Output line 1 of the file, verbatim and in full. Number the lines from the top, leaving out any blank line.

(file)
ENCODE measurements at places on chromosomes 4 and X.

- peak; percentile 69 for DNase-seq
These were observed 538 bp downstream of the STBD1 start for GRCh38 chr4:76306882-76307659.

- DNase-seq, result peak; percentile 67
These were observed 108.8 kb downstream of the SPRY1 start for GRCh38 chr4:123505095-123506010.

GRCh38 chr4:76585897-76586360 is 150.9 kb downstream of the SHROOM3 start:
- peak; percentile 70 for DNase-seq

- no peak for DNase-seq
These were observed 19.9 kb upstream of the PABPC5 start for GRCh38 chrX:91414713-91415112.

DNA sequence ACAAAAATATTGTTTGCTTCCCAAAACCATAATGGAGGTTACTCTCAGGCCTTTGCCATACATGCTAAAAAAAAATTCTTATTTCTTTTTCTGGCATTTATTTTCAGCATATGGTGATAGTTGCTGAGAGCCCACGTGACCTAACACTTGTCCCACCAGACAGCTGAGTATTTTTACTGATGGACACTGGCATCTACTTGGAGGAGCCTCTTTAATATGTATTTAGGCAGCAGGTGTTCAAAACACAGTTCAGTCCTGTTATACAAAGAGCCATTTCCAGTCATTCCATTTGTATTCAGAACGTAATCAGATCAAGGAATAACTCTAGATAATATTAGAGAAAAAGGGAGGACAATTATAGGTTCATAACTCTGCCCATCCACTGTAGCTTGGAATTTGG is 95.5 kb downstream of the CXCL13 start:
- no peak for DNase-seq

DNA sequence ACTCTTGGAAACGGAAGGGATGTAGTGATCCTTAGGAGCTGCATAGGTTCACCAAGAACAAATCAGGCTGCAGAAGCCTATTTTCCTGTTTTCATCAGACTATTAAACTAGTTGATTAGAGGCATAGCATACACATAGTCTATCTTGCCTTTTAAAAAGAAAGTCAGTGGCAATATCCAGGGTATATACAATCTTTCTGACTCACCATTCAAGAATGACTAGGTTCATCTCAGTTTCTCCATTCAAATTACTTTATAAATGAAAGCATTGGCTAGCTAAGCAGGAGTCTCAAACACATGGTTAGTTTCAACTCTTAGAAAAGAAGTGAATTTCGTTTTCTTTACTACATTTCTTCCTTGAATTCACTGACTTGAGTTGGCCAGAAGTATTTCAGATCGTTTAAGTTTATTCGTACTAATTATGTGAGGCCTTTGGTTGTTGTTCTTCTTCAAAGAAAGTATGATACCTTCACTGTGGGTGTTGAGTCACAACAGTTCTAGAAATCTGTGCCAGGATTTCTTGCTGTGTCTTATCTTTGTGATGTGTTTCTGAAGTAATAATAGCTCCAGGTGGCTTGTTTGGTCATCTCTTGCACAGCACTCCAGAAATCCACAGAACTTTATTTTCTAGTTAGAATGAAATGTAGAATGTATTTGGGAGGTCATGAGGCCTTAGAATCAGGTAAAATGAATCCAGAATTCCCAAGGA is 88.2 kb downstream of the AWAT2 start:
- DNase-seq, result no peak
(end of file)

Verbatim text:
ENCODE measurements at places on chromosomes 4 and X.